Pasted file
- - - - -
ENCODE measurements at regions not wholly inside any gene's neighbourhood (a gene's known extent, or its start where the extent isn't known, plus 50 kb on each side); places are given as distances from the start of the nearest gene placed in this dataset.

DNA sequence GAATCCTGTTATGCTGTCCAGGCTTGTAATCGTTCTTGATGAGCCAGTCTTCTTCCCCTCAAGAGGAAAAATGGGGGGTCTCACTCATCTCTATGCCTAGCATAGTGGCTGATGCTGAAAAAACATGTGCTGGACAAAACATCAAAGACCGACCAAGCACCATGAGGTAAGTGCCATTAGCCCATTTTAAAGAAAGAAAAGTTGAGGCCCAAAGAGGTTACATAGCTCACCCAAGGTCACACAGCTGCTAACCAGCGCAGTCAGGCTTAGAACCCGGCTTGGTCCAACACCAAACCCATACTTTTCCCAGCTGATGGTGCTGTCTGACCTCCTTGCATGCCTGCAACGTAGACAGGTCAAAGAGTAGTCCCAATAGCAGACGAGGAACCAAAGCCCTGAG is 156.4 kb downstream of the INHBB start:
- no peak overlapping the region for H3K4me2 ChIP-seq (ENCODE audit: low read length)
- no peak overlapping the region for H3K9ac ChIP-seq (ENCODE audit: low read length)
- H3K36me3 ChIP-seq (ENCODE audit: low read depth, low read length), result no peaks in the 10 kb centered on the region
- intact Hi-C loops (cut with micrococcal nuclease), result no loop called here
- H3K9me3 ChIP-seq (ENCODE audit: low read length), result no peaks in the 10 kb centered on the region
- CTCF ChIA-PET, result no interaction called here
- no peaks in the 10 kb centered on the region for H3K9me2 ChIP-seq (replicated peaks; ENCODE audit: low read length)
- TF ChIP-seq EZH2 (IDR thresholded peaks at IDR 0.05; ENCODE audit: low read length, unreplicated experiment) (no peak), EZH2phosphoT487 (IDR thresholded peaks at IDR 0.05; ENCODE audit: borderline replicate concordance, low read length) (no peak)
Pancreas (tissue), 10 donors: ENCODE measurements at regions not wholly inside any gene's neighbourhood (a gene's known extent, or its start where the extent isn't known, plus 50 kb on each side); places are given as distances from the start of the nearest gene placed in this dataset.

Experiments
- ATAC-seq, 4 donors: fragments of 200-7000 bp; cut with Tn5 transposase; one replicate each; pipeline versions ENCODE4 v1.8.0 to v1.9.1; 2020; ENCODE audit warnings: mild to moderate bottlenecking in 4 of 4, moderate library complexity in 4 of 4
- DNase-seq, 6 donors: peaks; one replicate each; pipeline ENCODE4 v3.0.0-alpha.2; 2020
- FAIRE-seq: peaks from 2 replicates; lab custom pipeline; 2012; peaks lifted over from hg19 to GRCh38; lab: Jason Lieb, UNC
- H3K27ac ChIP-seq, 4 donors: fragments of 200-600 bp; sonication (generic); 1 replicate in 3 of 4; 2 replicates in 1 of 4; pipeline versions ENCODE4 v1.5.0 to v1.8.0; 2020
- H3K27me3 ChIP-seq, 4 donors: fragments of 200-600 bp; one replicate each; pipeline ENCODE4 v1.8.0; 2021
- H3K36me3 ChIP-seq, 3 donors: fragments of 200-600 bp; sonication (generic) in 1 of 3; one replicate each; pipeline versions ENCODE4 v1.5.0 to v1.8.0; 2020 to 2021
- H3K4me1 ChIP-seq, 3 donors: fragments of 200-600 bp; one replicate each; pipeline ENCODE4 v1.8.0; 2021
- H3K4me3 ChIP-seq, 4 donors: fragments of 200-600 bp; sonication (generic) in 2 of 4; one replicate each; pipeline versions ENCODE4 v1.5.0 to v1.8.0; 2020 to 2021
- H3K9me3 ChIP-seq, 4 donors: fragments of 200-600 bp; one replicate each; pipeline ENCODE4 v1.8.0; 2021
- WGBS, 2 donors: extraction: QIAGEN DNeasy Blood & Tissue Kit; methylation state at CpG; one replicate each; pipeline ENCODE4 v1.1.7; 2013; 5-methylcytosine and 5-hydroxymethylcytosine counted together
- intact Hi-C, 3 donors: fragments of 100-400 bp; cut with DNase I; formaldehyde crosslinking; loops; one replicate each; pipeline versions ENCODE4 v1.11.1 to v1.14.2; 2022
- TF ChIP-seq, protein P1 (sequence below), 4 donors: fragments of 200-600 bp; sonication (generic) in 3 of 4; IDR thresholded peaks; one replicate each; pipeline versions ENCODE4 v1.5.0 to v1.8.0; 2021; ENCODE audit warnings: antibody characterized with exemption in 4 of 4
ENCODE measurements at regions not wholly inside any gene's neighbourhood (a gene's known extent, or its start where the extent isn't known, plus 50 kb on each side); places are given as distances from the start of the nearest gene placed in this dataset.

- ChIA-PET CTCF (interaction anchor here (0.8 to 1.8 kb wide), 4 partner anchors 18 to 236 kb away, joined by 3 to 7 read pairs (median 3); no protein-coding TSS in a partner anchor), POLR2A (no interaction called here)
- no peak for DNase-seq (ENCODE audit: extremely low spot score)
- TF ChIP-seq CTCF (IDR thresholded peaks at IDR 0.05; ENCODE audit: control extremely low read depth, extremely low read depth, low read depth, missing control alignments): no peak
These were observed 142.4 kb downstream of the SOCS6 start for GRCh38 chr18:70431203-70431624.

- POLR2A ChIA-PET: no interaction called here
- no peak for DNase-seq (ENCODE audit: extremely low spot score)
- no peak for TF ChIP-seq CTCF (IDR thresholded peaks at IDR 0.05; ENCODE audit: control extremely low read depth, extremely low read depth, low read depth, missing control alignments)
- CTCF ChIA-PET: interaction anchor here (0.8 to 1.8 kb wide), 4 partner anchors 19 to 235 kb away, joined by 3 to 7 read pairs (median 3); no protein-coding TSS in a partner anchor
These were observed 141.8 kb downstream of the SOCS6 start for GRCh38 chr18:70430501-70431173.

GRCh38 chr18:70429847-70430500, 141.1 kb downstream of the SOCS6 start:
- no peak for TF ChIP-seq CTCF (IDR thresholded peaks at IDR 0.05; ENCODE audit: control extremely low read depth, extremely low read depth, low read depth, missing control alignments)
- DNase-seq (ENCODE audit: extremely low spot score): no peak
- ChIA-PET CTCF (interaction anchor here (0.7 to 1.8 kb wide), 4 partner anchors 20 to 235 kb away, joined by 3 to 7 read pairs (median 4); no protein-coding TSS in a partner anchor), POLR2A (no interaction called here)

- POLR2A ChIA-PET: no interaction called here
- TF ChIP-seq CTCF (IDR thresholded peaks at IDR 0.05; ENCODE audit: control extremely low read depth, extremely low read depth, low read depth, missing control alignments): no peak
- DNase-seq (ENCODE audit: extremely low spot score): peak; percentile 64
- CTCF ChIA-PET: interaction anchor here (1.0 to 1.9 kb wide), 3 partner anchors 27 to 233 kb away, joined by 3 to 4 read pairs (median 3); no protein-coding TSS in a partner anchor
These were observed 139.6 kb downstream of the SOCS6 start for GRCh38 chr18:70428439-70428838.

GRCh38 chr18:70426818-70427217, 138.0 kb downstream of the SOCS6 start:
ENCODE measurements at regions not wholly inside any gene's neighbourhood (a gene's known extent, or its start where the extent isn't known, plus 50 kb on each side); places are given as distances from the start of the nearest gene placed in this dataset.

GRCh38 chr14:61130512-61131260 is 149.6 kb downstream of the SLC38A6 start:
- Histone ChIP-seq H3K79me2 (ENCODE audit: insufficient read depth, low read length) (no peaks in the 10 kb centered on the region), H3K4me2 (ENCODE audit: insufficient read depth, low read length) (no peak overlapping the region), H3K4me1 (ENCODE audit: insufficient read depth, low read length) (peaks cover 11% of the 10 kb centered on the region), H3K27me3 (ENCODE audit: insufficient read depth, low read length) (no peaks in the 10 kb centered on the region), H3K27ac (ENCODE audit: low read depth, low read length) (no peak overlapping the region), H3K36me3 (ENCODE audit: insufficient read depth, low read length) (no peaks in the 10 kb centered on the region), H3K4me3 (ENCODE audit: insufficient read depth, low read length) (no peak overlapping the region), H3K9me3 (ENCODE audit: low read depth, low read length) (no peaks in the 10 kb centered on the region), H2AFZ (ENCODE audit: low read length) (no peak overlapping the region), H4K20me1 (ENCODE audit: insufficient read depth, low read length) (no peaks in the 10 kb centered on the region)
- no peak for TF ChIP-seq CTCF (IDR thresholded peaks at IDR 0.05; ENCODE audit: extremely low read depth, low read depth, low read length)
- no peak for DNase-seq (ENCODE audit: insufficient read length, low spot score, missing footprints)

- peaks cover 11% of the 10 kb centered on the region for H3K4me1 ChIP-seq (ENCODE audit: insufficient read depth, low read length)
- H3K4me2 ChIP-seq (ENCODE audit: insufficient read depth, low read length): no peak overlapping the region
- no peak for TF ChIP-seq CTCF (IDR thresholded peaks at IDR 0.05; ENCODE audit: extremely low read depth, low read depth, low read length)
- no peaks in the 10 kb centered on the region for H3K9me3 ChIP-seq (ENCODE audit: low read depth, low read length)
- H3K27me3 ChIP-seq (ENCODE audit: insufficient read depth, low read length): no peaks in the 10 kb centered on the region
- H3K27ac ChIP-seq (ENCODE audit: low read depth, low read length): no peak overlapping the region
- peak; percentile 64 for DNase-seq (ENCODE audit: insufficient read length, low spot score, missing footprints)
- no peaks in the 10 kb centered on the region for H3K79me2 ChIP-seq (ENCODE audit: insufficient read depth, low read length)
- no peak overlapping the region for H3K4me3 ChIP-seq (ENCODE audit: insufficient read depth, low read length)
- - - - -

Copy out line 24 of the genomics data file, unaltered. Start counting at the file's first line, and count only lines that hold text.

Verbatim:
- TF ChIP-seq, protein P1 (sequence below), 4 donors: fragments of 200-600 bp; sonication (generic) in 3 of 4; IDR thresholded peaks; one replicate each; pipeline versions ENCODE4 v1.5.0 to v1.8.0; 2021; ENCODE audit warnings: antibody characterized with exemption in 4 of 4